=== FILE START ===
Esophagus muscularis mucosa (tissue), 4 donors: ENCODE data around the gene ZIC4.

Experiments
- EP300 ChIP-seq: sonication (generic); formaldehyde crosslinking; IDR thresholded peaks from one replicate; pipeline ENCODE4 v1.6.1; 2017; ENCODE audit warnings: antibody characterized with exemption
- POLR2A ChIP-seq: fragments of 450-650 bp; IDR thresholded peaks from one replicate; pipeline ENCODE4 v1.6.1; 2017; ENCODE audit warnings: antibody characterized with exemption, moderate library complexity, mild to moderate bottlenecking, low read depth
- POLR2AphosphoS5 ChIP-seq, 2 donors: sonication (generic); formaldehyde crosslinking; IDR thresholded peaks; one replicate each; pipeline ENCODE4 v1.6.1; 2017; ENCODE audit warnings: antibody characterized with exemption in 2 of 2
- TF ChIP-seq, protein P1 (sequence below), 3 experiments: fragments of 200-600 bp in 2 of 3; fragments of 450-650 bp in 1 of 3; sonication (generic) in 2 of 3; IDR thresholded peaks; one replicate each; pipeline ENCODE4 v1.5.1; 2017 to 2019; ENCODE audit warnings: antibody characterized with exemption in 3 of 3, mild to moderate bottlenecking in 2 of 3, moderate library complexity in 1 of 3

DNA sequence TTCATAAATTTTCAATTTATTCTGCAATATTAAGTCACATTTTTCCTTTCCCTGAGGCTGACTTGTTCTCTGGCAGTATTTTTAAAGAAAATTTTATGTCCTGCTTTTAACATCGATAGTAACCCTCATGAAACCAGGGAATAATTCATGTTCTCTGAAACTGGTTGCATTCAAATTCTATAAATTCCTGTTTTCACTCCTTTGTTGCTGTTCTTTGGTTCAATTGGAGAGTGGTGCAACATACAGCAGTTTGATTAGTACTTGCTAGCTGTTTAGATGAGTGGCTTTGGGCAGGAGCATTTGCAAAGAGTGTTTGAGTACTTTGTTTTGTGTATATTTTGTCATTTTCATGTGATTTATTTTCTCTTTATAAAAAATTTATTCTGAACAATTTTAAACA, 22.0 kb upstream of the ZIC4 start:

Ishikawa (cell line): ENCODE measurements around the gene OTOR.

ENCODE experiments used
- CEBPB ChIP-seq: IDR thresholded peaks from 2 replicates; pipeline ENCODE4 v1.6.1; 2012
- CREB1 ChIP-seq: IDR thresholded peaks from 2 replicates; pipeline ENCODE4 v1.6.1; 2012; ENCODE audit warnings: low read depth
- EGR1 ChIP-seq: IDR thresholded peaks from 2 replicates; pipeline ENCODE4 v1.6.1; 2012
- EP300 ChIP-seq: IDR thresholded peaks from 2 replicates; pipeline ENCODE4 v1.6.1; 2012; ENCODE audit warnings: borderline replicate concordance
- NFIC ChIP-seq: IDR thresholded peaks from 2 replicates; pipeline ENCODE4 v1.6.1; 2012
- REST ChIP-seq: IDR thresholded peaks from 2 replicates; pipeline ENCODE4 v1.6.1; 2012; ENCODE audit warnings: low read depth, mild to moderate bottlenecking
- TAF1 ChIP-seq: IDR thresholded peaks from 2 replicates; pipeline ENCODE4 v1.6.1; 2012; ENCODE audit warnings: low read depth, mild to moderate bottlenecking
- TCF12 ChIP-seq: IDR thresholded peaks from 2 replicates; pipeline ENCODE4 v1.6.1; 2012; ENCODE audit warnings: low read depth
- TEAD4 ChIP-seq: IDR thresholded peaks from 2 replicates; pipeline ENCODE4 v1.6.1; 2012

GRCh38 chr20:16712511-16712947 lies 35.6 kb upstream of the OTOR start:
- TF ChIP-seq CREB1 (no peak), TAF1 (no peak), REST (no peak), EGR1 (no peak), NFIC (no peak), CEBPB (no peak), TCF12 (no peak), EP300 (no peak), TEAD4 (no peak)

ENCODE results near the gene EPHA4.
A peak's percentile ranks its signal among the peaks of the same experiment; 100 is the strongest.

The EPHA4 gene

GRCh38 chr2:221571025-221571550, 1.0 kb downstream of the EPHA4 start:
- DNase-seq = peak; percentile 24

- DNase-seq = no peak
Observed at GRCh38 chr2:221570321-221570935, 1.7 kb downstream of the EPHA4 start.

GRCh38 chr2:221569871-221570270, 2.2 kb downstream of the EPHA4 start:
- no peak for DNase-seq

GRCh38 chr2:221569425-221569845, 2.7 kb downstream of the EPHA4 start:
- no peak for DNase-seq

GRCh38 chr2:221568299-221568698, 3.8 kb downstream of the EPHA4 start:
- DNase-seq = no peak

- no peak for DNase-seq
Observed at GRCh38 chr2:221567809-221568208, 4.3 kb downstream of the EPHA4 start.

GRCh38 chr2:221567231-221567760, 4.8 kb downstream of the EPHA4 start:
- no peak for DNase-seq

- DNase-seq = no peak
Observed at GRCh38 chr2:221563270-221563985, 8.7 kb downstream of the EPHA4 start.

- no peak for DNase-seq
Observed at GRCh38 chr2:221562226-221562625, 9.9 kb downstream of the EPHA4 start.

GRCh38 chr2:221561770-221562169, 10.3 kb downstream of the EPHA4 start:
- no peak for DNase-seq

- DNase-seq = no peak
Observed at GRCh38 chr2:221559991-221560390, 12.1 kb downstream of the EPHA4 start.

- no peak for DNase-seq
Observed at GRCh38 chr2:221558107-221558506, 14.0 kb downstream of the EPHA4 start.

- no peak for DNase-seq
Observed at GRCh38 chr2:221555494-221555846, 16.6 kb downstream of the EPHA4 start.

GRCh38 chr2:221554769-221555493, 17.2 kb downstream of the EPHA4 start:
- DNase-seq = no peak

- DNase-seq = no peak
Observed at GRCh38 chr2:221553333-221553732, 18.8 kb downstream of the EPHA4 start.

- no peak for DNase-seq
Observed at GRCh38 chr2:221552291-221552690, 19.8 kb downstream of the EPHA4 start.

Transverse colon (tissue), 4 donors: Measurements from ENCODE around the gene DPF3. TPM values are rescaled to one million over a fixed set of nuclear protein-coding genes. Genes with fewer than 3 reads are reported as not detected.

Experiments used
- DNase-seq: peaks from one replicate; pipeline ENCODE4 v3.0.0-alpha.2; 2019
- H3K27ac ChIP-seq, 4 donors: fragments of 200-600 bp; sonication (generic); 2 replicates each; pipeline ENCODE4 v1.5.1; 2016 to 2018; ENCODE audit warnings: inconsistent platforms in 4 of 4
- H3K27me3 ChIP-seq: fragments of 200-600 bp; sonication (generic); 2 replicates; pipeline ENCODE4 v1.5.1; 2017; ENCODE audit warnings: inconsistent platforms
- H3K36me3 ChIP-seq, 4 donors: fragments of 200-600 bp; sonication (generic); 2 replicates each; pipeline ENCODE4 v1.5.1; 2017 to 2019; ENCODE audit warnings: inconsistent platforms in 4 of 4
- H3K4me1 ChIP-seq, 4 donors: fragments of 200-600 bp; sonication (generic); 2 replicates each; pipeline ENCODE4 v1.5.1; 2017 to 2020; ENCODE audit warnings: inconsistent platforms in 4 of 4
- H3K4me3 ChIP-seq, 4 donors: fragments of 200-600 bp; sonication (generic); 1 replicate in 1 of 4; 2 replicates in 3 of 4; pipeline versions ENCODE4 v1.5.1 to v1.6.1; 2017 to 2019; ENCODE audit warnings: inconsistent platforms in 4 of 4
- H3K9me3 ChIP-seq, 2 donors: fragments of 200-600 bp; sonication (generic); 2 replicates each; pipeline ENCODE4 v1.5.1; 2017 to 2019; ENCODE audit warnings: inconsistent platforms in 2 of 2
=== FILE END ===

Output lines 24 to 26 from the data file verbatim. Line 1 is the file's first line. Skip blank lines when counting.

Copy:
GRCh38 chr2:221571025-221571550, 1.0 kb downstream of the EPHA4 start:
- DNase-seq = peak; percentile 24

- DNase-seq = no peak